Egypt Region International Economy Opinion Culture Profile Supplement Travel Sports People Time Out Chronicles Cartoons Letters
'Them and us'By Galal Nassar
This correspondent of Al-Ahram Weekly lived for three dangerous days with the Lebanese resistance groups in the occupied security zone where they battled two opponents -- the Israeli army and the pro-Israeli south Lebanon militia. The most striking aspect of our visit was the realisation that Hizbullah has managed to penetrate the Israeli intelligence network: they had obtained plans of the Israeli army's northern command and traced the comings and goings of senior Israeli officers responsible for operations in the security belt. This has enabled the resistance to launch often spectacular surprise attacks and has undermined morale among Israeli soldiers to the extent that many of them have come to regard a posting to Lebanon as a death sentence.
In the field this heightened the sense of anxiety and uncertainty that has resulted in Israeli tanks firing at their own men.
According to Sheikh Mohamed Hussein Fadlallah, the Supreme Guide of Hizbullah, "the skill of our forces in the south far exceeds that of the Mossad in certain areas."
A few weeks ago an Israeli spy network of 200 persons was uncovered in Lebanon. Its job was to report on the resistance and the movement of its members. Hizbullah, according to head of the movement Sayed Hassan Nasrallah, has a parallel counter-intelligence network which brings in similar news about the Israelis. The resistance, he said, is prepared to use all means at its disposal to combat what it regards as a multi-faceted occupation.
The uncovering of spy networks within its own community is only one tool of achieving the main aim of ending the occupation. Sentences varying between prison and death have been passed against collaborators. Such punishments have often led to the breakup of whole spy networks. Nasrallah does not claim that Israeli spy networks in Lebanon have been eradicated but that Hizbullah, in cooperation with its members and the official Lebanese security agencies, is able to prevent the Israelis getting the upper hand.
According to Arab intelligence sources, Israel's elaborate and sophisticated intelligence network in Lebanon has not escaped infiltration by the Lebanese resistance assisted by the Syrians. Mossad has returned with new spy techniques and ways of setting up cells linked to its bases in Cyprus, Turkey and even in London and Rome. This latter connection is what a Lebanese security report refers to as the "European curtain of deception". According to the report, Mossad has set up a number of bases in Europe and Africa which recruit Lebanese emigrants. The contact may be via the Internet and start out as a romantic encounter that later leads to an offer of free travel.
Agencies within the Lebanese army have exposed one such recruit -- Mohamed Nabaa -- who confessed that the network includes both civilians and military personnel holding different positions in the south, the Bekaa Valley and Beirut. Nabaa also revealed that network agents also worked for "Chabak" on an intelligence plan which includes "squares and secret cells".
A Hizbullah soldier applying camouflage paint before an operation photo: Hussein Thabet
Among the resistance groups themselves there is a feeling that they are being supported by the people and the government. They no longer feel that they are under siege by the Israelis. On this score Nasrallah says that in the past there was a problem over whether the resistance should conform to government decisions. It was decided that such conformity would weaken the effectiveness of the resistance. The result has been twofold. The movement has acquired popular legitimacy in the eyes of many and the Lebanese government has been let off the hook. The government cannot impose its decisions on the resistance. To do so might mean civil war within Lebanon. The resistance can be as active as it pleases without embroiling the government or causing blame to be placed at its door and its operations are not hostage to political decisions. Nasrallah believes that the result is a shared sense of purpose between government, resistance and people in confronting the occupation.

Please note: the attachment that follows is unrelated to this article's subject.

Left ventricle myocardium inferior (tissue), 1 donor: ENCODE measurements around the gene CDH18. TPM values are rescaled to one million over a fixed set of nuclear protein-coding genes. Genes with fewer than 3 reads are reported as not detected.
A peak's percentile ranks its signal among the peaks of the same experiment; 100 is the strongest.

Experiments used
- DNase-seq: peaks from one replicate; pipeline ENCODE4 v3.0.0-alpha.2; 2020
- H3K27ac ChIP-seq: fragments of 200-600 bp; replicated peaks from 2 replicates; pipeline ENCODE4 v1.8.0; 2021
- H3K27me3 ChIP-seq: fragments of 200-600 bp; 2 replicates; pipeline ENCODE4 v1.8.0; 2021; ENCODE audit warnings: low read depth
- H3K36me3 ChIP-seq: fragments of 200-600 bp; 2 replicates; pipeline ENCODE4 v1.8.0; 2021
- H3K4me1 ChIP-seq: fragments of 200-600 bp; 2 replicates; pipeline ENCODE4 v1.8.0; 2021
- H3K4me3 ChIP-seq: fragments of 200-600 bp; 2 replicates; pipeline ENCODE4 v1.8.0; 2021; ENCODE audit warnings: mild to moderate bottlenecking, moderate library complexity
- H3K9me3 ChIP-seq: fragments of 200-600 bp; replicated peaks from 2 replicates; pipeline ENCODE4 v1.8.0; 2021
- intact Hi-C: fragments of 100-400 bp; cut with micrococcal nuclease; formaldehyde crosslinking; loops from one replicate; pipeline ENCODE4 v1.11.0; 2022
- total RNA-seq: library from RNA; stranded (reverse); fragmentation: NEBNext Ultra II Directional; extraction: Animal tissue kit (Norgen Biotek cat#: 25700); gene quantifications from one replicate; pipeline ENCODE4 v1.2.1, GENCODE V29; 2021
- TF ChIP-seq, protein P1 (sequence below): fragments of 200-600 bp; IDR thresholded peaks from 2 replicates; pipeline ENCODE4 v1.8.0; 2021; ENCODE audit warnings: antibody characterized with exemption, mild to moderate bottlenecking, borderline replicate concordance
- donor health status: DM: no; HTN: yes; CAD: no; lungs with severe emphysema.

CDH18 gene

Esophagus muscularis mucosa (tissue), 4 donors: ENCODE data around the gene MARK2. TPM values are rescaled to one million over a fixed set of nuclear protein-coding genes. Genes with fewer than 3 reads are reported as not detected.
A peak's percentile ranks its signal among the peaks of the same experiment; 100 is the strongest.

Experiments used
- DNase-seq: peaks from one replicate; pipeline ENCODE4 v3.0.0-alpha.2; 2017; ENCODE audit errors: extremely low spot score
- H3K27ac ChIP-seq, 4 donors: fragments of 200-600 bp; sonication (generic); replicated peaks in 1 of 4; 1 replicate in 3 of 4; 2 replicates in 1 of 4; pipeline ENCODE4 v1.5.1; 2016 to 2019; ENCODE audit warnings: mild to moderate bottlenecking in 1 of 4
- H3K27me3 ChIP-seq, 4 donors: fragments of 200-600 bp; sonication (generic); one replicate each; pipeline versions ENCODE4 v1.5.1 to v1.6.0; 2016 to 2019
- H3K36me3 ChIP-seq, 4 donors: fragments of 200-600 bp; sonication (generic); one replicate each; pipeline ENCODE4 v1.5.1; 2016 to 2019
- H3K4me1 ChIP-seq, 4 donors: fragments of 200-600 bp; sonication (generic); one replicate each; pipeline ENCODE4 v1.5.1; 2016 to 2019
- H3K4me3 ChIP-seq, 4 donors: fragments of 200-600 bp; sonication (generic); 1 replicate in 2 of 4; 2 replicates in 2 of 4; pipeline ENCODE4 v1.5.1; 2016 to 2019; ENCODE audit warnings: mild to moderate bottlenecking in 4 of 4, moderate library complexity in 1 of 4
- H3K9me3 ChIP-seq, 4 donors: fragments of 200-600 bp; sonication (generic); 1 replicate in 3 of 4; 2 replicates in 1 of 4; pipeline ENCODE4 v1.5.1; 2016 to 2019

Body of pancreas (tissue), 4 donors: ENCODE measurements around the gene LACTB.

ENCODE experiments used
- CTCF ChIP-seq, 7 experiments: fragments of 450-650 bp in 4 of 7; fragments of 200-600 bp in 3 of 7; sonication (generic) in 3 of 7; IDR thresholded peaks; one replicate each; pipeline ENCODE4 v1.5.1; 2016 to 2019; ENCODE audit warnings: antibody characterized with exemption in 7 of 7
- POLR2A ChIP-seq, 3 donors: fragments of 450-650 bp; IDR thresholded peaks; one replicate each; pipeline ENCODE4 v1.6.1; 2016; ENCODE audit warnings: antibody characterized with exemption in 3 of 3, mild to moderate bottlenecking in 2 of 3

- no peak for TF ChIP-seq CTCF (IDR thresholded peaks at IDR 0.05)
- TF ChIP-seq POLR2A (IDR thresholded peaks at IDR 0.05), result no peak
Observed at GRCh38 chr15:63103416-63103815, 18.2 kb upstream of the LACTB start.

This accommodation between Hizbullah and the government makes bilateral cooperation between Syria and Lebanon against Israel that much easier. Israel has threatened to bomb Beirut if it has proof that the Lebanese leadership is supplying the resistance with logistical help. Damascus and Beirut also agree to stick together in the event of a unilateral Israeli withdrawal and insist that the solution must be a comprehensive settlement and that the Lebanese army, in the case of an agreement being reached, will guard Israel's borders.
Nasrallah made several telling comments in reply to the Weekly's questions regarding Israel's supposed military superiority.
Enemy air superiority could be reduced, he said, by keeping all targets well hidden and avoiding direct resistance to the occupiers.
"We only show our weapons when we are battling the enemy in the occupied territories but on our home ground we live as others do." What is important, adds Nasrallah, is "our conviction that the Israeli military -- officers and men -- does not display the courage it is sometimes accredited with by foreign news media. In fact, over the past 50 years it was never so much that Israel was all powerful, but rather that it was the Arabs who were weak. We have been fighting the Israeli army since 1982 and we have realised that it consists of officers and soldiers who do not believe in dying in the line of duty."
"The effectiveness of a soldier is not so much a question of the weapon he is carrying as of his determination and courage as well as readiness to die for what he believes in. How can anyone be effective as a soldier if all he cares for is to come out alive? This is the difference between them and us."